If you’ve been in a factory, around a jackhammer at a construction site, or heard the whine of a dentist’s drill, you know already that noise is a big part of life and so many different industries.  Within each of those industries and businesses, there are many reasons why it may be important to measure, monitor and record noise levels.  Occupational health and safety requirements protect workers against hearing loss; managers will want to optimise sound conditions for ideal productivity; external regulations must be adhered to for noise pollution; businesses like cinemas and concert promoters perfect sound levels for the best possible experiences.

In all of these cases and so many more, organisations get their hands on the latest in the impressive and vast range of noise level meter technology, with modern devices giving instant, reliable and highly accurate decibel readings for a price every business can afford for their purposes.  But how do they work?  And how do the respective industries use them for ideal results?

What Is Sound, Anyway?

Decibels (dB) – in deference to Alexander Graham Bell – are a bit like degrees Celcius, in the way that without a standardised measurement like that, noise and temperature levels are completely subjective.  A room that is too cold for one is perfect for another, while a motor racing aficionado will have a different attitude to a roaring engine than a mother wanting to put her baby to sleep.  But there can be no arguing about the decibel reading of any particular sound event, as it’s a precise measure of the amount of energy making its way to the sound level device in the form of air pressure variations.  Unlike degrees C, however, the decibel scale is not linear – it’s logarithmic.  What this means is that jumps of 10dB represent an increase of ten times the sound intensity, so that 20dB is actually ten times more intense than 10dB.  Once we get close to and then beyond 100dB can therefore be damaging to the human ear:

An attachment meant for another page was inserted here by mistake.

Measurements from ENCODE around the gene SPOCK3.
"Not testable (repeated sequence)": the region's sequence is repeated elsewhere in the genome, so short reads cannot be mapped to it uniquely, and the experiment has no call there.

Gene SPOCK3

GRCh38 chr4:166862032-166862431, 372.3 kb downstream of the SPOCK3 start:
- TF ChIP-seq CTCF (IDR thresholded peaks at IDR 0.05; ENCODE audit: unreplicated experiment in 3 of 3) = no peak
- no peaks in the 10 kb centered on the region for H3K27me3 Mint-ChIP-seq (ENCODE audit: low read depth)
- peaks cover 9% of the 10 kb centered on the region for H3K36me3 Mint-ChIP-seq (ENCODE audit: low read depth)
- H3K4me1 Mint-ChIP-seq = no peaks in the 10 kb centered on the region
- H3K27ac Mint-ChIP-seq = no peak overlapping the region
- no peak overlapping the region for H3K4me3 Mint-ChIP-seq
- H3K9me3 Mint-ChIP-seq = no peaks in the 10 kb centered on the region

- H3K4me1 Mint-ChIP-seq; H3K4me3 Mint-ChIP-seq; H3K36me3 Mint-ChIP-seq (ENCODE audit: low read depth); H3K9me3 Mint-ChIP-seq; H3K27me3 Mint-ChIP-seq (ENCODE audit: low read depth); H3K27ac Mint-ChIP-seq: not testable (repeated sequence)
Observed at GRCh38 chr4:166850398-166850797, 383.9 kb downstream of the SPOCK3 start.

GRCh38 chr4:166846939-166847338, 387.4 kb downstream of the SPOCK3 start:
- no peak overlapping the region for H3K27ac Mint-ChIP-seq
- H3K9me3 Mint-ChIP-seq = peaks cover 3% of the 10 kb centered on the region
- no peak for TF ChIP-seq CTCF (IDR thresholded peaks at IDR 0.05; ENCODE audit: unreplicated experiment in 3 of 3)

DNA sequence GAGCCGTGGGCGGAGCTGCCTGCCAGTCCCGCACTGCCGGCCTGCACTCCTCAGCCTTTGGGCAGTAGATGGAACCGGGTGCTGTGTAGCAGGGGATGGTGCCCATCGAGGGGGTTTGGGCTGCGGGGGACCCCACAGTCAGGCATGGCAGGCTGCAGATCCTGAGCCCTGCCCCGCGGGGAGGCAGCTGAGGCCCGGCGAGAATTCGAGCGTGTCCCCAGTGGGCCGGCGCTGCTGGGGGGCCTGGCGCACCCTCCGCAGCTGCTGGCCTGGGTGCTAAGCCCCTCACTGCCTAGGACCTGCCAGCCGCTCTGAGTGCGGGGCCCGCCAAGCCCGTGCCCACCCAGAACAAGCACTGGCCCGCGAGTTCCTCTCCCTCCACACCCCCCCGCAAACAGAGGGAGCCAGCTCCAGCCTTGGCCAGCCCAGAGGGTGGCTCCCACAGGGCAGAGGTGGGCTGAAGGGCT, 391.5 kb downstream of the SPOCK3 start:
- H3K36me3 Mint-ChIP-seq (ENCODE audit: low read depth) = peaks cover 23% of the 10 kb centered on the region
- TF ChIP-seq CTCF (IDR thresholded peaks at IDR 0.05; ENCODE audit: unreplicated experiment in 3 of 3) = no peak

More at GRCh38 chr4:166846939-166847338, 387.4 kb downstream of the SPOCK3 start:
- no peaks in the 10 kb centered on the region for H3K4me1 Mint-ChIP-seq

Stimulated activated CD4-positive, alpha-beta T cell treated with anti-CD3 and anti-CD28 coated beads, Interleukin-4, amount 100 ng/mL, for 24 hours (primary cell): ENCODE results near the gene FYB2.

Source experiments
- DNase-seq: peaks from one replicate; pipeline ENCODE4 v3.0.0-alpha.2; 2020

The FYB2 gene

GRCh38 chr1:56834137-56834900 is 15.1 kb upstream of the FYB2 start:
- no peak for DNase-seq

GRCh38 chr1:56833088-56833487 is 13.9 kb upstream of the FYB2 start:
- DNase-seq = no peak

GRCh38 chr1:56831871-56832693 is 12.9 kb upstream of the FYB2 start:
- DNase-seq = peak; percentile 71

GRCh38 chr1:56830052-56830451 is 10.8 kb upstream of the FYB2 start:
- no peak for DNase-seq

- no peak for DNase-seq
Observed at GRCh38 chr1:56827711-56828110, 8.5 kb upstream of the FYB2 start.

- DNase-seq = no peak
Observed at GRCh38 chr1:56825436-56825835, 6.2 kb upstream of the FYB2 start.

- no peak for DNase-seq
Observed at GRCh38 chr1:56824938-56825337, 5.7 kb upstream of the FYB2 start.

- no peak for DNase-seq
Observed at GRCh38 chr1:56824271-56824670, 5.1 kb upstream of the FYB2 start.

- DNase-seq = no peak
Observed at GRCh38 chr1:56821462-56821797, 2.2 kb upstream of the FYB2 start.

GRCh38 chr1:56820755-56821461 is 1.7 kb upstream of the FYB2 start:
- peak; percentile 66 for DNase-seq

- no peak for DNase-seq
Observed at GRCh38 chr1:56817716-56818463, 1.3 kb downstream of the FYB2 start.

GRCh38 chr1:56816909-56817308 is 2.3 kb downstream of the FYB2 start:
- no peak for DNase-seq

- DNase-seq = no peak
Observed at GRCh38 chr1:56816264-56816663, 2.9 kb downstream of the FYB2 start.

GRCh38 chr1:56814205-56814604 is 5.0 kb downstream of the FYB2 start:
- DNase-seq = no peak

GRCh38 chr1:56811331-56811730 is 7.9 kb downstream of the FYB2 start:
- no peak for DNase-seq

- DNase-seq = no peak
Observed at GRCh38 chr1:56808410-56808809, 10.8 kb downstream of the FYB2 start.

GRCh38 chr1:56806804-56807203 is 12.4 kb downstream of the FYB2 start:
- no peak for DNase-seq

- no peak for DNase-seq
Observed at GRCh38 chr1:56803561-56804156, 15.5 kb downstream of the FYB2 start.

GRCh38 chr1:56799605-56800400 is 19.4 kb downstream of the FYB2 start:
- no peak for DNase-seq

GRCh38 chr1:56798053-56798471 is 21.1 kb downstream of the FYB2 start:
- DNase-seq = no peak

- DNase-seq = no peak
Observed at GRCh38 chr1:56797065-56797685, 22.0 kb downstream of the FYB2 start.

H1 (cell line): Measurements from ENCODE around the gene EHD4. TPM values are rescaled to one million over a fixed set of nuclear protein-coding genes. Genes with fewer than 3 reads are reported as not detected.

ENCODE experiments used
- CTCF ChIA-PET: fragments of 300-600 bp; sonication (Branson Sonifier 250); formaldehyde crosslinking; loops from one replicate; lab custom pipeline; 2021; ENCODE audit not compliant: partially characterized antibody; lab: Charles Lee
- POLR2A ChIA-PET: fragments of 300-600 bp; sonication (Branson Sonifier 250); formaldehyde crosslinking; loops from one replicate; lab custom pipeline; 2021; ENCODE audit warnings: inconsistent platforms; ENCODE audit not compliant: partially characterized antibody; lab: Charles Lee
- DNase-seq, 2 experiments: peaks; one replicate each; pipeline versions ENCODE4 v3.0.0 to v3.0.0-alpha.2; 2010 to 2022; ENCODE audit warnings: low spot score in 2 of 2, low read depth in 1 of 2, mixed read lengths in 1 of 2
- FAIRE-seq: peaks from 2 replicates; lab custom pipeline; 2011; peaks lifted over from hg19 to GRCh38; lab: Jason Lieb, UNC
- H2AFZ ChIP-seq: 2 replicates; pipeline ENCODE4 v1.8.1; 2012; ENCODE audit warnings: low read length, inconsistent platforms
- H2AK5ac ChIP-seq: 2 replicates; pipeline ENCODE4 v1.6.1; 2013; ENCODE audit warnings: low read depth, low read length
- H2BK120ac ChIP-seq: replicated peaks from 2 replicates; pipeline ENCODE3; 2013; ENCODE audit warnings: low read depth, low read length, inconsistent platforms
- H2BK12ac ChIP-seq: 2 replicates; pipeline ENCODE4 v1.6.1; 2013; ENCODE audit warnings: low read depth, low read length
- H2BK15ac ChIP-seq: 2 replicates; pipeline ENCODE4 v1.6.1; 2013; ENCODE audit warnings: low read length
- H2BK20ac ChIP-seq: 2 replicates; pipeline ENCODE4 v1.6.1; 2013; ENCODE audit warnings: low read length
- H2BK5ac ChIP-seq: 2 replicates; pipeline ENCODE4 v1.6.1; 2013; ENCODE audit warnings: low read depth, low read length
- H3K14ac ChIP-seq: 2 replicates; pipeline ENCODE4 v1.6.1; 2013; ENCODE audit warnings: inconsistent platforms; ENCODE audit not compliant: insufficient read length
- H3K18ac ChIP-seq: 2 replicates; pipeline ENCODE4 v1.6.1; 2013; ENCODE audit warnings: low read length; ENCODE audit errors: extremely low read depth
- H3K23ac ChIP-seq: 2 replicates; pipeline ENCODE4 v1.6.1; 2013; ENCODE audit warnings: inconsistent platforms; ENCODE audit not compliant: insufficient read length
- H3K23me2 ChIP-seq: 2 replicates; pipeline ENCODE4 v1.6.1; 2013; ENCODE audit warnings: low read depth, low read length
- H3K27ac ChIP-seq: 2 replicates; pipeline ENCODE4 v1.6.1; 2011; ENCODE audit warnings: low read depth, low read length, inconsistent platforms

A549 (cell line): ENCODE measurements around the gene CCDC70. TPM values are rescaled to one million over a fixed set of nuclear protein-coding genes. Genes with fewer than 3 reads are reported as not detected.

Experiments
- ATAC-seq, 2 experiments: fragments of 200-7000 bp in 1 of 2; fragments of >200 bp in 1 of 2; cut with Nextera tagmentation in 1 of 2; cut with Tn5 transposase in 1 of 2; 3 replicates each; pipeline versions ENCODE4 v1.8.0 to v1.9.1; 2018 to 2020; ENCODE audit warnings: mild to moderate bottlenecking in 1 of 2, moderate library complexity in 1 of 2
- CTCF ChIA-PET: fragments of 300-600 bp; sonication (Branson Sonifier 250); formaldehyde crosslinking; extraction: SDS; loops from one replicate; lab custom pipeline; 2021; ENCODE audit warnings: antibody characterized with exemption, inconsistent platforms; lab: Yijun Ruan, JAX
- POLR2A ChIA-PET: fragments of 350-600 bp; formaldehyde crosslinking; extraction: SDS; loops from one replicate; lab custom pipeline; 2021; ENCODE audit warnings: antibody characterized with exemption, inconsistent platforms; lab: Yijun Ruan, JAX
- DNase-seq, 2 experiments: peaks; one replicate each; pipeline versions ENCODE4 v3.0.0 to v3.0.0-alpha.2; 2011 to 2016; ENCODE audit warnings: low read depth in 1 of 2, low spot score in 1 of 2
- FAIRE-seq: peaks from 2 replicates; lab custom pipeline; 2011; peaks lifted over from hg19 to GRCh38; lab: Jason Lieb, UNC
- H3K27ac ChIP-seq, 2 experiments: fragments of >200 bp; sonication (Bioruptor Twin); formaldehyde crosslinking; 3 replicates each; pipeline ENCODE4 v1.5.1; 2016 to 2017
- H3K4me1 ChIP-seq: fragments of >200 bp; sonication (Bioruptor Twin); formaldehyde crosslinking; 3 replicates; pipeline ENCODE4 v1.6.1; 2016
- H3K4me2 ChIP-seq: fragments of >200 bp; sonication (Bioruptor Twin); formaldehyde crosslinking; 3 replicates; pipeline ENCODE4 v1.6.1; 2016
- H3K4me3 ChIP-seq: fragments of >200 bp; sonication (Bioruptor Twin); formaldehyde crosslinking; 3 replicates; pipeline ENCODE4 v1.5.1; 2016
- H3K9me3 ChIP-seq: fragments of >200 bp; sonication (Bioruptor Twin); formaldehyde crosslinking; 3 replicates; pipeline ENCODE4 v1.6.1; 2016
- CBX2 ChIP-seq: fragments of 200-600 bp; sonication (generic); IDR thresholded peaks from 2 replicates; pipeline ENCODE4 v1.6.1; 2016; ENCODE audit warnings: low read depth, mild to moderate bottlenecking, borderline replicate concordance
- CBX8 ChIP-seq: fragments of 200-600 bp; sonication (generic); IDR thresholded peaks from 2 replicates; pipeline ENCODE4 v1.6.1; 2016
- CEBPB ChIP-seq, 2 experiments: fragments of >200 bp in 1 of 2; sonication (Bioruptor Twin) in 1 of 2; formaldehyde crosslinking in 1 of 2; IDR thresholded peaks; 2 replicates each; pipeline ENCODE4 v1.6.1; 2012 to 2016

• Leaves rustle at 10dB
  • Conversations tend to be about 40-50dB
  • Traffic noise is at 60-80dB
  • Jackhammers operate at about 100dB
  • 120dB is the human pain threshold

Which Sound Level Meter Do You Need?

Visibly, a typical sound level meter is a hand-held device with a microphone at the top and a read-out – but there are various different types.  A basic device will provide an instant reading, others will provide average values recorded over a period of time, and data-logging meters can be programmed to test over longer periods and provide accurate analytics.  The European Union’s noise protection for workers regulations call for the use of fully calibrated integrating sound level meters that can provide average and peak values, while those measuring environmental noise should consider Class 1 or Type 1 devices that are highly accurate at lower levels.  An organisation simply needing to do spot checks for fire alarm, office or machine noise, however, can get away with simple and easy to use Class 2 meters.

As ever, however, it’s crucial to check in with experienced experts in sound level technology, not only so the right device is matched with the respective application and budget, but so that the way the device is used is correct for optimal results.

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